I knew I would eventually have to interview my neighbours who staunchly resisted COVID-19 mandates and proudly supported the Ottawa trucker convoy. Actually I have many such neighbours. But it took a year of working through my pandemic enmity until I was ready to listen to them.
Some readers will see more danger than value in such interviews, so let me explain my motives.
I live in the Rural Municipality of Stanley, an area 18 miles square (we don’t use kilometres here) in south-central Manitoba, adjacent to North Dakota, both geographically and ideologically. Stanley is home to big farms, bigger businesses and many Mennonites, some in villages more or less transplanted from Ukraine generations back.
It is also arguably the most right-of-Conservative corner of Canada. The vaccination rate here maxed out at 23.4 percent, lower than any other jurisdiction I could find. Furthermore, Stanley is the most libertarian niche of the federal riding in which the People’s Party of Canada received a higher percentage of the vote than anywhere else (21.6 percent), although not enough to upend Candice Bergen, who later became interim leader of the Conservative Party.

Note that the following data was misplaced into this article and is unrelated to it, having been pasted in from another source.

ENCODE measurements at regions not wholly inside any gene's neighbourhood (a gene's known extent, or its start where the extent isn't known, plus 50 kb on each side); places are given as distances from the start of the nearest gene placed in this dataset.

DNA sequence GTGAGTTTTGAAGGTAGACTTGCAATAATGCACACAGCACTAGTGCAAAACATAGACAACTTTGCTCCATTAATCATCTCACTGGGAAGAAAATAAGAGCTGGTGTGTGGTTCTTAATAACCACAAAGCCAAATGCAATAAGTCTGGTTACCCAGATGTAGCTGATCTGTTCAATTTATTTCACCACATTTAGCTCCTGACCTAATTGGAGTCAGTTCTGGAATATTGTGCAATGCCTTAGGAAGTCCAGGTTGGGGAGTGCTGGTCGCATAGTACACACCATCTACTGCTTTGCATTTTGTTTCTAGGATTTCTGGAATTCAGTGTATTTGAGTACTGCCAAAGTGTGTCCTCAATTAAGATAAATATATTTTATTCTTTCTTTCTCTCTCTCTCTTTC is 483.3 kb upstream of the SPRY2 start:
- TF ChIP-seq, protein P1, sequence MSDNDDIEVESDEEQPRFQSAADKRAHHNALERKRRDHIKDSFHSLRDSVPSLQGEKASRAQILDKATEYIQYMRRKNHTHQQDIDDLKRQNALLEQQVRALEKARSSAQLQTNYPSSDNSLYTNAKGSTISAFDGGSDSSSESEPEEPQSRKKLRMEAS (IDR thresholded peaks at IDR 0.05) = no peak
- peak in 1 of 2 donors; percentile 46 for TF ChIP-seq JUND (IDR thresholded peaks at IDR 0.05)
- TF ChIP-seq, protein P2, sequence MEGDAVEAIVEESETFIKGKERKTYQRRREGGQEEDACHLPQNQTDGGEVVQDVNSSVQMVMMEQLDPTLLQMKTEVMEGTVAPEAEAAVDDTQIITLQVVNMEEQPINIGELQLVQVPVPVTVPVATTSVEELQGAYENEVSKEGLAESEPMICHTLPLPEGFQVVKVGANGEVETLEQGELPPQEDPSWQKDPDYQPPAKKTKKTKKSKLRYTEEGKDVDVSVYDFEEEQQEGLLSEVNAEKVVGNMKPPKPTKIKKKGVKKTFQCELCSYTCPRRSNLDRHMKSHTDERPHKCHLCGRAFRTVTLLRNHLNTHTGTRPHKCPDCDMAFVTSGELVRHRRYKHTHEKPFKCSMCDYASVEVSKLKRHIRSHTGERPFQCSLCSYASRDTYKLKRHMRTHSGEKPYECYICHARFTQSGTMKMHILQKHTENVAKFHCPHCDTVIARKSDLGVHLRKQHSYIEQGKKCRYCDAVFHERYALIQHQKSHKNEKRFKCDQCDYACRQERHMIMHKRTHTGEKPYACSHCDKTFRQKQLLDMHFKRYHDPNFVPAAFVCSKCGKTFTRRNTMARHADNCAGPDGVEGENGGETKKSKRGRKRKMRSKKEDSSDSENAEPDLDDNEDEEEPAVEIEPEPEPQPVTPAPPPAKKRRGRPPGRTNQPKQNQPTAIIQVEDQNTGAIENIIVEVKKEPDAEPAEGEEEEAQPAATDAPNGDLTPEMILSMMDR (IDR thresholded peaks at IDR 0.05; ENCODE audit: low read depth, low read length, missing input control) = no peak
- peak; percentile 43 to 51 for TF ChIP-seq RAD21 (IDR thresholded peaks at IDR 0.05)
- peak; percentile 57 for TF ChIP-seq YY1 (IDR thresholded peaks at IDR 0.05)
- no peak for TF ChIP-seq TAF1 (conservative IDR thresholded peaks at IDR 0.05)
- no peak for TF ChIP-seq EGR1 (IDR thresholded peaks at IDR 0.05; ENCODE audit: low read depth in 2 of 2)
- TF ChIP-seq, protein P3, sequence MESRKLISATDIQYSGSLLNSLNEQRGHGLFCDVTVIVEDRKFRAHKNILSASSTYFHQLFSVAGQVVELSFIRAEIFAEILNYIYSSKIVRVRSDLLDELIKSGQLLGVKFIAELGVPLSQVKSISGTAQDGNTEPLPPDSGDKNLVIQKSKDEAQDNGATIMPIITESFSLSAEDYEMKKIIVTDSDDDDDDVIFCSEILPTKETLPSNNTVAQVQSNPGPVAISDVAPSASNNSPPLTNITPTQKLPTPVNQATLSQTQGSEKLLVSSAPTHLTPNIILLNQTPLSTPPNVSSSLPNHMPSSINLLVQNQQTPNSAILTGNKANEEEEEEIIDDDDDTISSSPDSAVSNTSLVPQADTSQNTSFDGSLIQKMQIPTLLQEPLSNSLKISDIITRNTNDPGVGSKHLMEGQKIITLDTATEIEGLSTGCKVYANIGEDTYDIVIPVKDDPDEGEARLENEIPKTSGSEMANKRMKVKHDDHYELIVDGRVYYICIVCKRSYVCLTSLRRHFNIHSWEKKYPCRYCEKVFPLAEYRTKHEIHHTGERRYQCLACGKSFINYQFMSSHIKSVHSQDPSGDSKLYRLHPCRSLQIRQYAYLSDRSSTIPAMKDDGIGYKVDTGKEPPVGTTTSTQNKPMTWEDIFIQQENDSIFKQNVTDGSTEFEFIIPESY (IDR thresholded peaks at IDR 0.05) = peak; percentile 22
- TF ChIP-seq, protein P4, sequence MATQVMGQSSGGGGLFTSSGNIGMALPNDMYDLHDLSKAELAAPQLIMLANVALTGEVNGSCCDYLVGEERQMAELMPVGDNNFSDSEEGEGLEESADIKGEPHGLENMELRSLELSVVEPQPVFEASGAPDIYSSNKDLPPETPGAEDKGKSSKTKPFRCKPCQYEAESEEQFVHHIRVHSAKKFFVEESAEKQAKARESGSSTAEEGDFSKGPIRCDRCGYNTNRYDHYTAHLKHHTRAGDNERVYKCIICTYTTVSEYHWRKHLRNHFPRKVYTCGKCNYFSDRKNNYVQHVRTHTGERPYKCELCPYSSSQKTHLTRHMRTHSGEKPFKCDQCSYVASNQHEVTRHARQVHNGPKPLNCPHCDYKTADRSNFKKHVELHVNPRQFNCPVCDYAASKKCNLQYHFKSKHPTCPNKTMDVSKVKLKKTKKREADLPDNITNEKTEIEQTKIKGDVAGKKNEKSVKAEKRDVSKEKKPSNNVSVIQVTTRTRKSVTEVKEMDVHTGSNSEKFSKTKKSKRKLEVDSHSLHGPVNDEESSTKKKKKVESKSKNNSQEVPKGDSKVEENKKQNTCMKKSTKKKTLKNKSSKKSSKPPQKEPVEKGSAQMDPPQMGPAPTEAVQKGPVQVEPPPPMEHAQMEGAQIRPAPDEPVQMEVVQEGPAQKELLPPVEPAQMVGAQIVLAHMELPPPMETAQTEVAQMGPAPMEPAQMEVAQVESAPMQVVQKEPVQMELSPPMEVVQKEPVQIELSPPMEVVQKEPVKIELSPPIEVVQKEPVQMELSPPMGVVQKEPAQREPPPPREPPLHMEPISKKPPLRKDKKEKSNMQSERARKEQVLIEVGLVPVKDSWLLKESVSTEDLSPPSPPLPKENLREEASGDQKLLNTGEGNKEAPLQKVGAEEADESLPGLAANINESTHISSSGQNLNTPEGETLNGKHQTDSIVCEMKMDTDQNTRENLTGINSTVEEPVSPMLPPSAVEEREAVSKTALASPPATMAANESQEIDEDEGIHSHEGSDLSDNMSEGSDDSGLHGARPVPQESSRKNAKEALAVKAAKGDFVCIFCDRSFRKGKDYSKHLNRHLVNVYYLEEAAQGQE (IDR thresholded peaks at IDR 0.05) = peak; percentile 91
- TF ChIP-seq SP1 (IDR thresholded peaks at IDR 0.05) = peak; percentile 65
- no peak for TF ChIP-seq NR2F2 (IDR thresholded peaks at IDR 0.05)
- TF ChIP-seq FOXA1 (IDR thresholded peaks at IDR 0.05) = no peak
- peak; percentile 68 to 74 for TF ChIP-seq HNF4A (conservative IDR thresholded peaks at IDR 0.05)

Angry in Winkler
For a CBC-listening lefty like me, Stanley was a tough place in which to ride out the pandemic.
I recall a too-typical moment in my year of indignation. As I made my way from the snow shovel aisle at the Canadian Tire in Winkler—a city surrounded by Stanley but not part of it—to the check-out line, I wallowed in ill thoughts toward the many maskless shoppers around me. Even otherwise obedient Mennonite women in dark dresses and neat head coverings embraced full-blown civil disobedience.
I was surrounded by simple-minded, small-hearted and spiritually stunted people, and they were in the majority.
Where I live, maskless shoppers were common throughout the pandemic. At many farm or construction-related businesses I went to, most—or all—staff and customers would be unmasked.
At best, I’m prone to anger. And self-righteousness. Plus, I was at a low point in life going into the pandemic, so the fact that most people around me were flagrantly ignoring the recommended precautions made my insides boil.
Among like-minded friends I joined the venting, ranting and recounting of stories of our neighbours’ backwardness. The report of someone showing up at the local hospital with an ivermectin-diesel fuel poultice topped the list. Unverified, of course. And unhelpful.